With bike-share systems in at least 119 cities and towns, a growing number of private dockless bike-share companies popping up around the country, and a fairly new industry association, bike-sharing is firmly rooted in the U.S.
Representatives from the North American Bikeshare Association (NABSA) and PeopleForBikes took that message to Washington, D.C., last week as part of a one-day bike-share lobbying and education effort. While a group of six advocates pales in comparison to the armies of lobbyists and lawyers some industries have in the nation’s capital, the now-annual trip to D.C. does reflect how much bike-sharing has grown.
This year’s group, which included reps from bike-share systems across the U.S., had two objectives: Lobby congressional staffers to kill a budget amendment that could eliminate a key federal source of bicycle funding, and lead a briefing to educate Congress on the growth and evolution of the bike-share industry.
“Our D.C. trip is a sign that it’s an important industry to recognize and support,” says Sam Herr, NABSA executive director. “We made very clear that bike-share has far-reaching effects that are bipartisan. We wanted to show our representatives that we’re having impacts not only in the realm of transportation, but also innovation, economic development, sustainability and public health.”
The group met with staffers for Reps. Robert Pittenger of North Carolina, and Kay Granger and Michael Burgess of Texas. Their goal was to lobby against the Woodall Amendment on the House of Representative’s 2018 proposed budget. Congress occasionally uses a process called rescission to essentially take back unspent transportation funding from state DOT budgets. In the past, there have been protections that prevented Congress from rescinding funding from metropolitan planning organizations, the regional groups that distribute federal funds for local projects. The Woodall Amendment would eliminate protections for MPO funding, leaving bicycle and pedestrian projects vulnerable to rescission.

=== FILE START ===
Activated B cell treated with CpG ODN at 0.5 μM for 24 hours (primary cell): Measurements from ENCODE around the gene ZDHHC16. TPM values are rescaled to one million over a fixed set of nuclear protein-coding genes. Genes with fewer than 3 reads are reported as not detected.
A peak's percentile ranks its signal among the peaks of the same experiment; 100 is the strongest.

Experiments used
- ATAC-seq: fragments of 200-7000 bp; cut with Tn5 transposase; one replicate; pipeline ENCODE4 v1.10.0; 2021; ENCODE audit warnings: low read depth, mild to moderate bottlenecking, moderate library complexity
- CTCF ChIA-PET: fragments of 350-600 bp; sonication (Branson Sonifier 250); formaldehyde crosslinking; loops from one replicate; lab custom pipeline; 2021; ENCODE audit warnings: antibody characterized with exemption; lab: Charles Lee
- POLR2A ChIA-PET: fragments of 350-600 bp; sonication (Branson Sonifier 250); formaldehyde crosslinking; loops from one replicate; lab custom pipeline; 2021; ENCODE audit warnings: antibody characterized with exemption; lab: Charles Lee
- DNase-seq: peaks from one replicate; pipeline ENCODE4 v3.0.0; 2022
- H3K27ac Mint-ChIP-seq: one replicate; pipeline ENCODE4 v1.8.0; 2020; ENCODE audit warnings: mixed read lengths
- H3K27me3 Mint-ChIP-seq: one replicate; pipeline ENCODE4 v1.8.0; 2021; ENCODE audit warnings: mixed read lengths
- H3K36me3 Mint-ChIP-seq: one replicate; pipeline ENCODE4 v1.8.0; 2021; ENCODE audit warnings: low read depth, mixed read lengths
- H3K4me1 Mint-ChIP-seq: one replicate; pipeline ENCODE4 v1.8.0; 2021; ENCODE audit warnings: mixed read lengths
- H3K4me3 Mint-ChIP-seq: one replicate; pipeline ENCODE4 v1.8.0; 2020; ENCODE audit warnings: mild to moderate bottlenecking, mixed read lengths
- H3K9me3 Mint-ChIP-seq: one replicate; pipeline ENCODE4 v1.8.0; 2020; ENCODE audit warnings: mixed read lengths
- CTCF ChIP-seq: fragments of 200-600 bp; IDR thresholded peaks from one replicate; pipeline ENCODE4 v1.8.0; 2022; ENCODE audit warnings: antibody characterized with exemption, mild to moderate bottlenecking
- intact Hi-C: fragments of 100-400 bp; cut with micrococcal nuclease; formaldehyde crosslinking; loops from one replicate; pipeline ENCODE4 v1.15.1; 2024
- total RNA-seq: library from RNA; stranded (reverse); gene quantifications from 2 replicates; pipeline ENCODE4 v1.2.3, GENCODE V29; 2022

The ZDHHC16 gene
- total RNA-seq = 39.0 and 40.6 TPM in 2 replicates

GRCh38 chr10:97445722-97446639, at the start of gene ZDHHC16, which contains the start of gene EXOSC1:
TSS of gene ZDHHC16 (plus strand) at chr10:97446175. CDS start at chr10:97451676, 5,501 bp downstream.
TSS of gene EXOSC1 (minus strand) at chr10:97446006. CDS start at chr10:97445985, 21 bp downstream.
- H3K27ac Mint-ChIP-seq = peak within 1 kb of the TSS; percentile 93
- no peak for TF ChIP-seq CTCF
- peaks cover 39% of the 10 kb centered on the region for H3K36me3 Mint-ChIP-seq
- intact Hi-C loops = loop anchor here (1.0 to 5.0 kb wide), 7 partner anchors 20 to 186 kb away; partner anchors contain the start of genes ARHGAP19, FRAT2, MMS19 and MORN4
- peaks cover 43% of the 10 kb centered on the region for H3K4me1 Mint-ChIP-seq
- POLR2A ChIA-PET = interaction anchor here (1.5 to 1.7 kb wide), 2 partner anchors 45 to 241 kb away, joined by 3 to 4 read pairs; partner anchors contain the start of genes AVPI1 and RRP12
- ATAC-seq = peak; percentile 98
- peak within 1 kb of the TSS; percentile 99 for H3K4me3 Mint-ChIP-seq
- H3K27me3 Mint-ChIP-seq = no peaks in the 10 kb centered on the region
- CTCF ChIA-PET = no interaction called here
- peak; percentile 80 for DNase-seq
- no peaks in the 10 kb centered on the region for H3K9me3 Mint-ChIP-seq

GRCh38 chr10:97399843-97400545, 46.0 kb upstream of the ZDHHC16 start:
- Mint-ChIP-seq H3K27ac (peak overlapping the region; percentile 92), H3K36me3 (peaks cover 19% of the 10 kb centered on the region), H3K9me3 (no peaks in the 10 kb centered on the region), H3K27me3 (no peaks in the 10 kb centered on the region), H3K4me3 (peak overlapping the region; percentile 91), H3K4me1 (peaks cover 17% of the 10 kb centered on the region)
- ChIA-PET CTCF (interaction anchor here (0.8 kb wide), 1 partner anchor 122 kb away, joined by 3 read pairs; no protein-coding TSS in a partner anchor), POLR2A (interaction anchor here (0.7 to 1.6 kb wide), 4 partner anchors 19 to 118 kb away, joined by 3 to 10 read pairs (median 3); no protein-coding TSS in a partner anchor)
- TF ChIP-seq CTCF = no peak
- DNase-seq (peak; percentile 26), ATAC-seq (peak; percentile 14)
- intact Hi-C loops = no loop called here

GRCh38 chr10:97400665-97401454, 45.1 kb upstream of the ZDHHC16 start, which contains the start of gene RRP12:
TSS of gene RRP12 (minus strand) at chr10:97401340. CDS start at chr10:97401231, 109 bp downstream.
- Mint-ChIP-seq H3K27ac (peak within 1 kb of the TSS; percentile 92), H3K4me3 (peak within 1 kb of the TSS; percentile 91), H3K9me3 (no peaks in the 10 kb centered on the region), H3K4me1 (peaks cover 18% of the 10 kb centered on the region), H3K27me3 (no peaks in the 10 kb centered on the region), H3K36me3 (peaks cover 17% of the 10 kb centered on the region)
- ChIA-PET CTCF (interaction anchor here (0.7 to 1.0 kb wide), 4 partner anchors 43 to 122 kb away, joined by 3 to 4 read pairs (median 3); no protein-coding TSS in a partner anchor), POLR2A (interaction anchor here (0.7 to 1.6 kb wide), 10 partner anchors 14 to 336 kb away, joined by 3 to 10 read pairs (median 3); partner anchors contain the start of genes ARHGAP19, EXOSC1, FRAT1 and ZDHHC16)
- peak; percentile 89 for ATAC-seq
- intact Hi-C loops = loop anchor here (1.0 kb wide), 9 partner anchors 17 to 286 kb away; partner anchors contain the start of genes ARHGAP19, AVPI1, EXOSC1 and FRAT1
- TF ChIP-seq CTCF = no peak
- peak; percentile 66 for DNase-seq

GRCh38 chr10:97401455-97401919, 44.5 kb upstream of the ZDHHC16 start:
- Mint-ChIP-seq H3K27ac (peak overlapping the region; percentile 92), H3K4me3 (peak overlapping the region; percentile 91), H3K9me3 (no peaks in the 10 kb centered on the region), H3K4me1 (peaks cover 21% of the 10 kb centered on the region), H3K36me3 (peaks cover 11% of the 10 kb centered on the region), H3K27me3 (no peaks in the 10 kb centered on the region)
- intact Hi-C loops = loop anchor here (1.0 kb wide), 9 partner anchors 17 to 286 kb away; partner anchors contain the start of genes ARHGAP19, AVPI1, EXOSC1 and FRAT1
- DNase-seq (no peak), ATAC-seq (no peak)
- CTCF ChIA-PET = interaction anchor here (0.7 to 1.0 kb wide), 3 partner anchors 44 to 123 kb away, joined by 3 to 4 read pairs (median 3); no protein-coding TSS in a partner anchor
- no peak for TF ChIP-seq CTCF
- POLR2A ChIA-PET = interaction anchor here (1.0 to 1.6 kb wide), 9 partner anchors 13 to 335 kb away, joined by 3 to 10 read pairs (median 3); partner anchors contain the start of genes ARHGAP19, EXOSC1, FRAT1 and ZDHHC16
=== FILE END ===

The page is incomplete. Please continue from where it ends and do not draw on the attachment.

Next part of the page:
In recent years, cities have used the Congestion Mitigation and Air Quality Improvement (CMAQ) program and other federal sources to fund bike-share system expansions.
“I have about $1.76 million in CMAQ funding and some other federal transportation money that I was planning on spending over the next 18 months,” says Dianna Ward, who’s executive director of Charlotte B-Cycle and was a member of the group that visited Capitol Hill this year. “We made a commitment to expand and purchase stations. We could have money clawed back and not afford expansion.”
Ward says they didn’t come away with any guarantees about the amendment, but she thinks the staffers were “receptive.” “I didn’t leave there thinking that they were not supportive of our request,” she explains.
Herr says about 15 people, mostly congressional staffers, attended NABSA’s briefing on the growth of the bike-share industry. “We wanted to educate our congresspeople about the industry so that they keep bike-share in mind as there are policy opportunities,” Herr says.
So what does your average Congress member or staffer think of bike-share?
According to Herr, it’s still all over the map. There are the members of the Congressional Bike Caucus who are well versed in bike-share. Others, much less so. “There’s also work to be done to increase the awareness,” Herr says.
Ward thinks the fact that D.C. was the first U.S. city to get a bike-share system helps their case. “I suspect many staffers probably utilize Capital Bikeshare to get around,” Ward says. “Cycling is a bipartisan issue, so it was an easy conversation.”
Then, of course, there’s the fact that in August, President Donald Trump removed the “secret” bike-share station located inside the White House gates, installed while Barack Obama was in office. Surely that helped bring bike-share to Congress’ attention.
“That did not come up. Nobody brought it up,” Herr says with a laugh.
Josh Cohen is Crosscut’s city reporter covering Seattle government, politics and the issues that shape life in the city.